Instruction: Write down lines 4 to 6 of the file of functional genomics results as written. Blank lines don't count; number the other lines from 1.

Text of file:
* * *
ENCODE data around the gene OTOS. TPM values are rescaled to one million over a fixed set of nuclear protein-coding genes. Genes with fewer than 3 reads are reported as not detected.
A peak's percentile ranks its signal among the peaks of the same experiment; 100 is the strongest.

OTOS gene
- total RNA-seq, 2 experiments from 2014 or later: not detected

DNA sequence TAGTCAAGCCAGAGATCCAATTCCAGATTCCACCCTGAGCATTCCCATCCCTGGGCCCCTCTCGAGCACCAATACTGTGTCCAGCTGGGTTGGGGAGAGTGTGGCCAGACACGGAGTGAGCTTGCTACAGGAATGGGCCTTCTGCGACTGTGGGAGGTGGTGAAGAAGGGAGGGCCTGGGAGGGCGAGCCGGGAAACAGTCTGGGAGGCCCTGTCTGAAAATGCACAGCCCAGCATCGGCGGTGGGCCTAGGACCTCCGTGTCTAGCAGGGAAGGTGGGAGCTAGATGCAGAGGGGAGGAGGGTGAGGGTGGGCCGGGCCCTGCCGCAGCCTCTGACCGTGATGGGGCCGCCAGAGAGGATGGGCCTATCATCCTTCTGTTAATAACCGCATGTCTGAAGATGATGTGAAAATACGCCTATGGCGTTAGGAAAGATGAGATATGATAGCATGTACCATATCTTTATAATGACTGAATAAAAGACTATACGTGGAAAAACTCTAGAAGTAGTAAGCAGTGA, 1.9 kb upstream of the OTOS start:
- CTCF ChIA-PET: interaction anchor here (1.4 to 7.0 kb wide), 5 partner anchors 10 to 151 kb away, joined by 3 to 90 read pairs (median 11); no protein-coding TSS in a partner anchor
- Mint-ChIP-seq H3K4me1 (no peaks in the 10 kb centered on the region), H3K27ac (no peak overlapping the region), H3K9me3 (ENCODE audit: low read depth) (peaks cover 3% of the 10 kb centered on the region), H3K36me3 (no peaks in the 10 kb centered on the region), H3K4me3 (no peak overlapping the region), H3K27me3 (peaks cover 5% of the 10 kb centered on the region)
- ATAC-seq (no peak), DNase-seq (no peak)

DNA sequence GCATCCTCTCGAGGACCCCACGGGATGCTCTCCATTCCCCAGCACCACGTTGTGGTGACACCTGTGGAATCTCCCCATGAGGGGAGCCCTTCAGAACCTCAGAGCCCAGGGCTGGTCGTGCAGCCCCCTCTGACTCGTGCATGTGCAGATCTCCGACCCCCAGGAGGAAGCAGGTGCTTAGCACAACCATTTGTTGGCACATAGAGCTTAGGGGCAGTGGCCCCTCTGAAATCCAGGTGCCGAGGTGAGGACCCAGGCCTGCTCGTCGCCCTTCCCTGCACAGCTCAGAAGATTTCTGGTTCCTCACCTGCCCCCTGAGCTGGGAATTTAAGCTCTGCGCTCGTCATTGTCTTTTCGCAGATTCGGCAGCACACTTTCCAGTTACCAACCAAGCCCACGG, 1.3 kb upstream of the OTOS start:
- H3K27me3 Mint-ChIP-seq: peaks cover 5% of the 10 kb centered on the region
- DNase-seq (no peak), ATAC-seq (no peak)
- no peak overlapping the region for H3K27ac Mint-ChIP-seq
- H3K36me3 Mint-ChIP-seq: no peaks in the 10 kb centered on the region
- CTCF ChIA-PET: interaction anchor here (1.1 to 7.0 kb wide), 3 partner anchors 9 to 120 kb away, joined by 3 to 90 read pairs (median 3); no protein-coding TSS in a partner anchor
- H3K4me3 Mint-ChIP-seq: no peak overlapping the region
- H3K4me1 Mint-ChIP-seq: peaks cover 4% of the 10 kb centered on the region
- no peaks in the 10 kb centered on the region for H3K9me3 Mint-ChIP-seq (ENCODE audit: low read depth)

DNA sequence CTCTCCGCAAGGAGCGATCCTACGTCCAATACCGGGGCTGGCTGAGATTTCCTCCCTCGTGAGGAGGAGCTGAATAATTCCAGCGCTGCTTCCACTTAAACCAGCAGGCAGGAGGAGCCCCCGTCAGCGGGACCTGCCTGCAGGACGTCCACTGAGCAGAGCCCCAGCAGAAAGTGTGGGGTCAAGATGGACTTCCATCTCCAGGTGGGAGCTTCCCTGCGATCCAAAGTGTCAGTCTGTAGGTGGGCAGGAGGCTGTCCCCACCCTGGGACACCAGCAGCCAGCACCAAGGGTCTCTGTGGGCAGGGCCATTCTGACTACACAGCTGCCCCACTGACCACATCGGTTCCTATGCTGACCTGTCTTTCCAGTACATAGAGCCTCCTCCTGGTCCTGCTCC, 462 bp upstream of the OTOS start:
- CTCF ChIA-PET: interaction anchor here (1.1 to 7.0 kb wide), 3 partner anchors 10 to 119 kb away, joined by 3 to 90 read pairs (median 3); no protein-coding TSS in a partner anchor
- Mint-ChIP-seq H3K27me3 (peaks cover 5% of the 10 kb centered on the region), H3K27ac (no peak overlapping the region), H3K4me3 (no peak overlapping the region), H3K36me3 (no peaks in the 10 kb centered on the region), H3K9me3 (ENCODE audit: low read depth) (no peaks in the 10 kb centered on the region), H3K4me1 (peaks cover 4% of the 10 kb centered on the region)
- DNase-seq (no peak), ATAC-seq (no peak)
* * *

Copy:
- total RNA-seq, 2 experiments from 2014 or later: not detected

DNA sequence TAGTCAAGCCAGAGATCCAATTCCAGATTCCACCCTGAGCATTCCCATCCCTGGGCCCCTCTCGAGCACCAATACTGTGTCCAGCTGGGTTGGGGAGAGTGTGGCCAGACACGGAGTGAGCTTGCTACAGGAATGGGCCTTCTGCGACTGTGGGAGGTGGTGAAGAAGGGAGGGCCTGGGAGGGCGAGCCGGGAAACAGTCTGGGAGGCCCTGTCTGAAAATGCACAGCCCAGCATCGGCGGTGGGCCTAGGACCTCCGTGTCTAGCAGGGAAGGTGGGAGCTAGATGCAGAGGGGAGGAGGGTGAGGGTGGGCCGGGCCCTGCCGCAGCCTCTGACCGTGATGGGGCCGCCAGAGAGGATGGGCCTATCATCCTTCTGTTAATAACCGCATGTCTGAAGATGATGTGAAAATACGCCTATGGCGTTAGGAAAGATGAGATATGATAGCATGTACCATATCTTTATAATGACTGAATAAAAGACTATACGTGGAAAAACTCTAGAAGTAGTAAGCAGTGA, 1.9 kb upstream of the OTOS start:
- CTCF ChIA-PET: interaction anchor here (1.4 to 7.0 kb wide), 5 partner anchors 10 to 151 kb away, joined by 3 to 90 read pairs (median 11); no protein-coding TSS in a partner anchor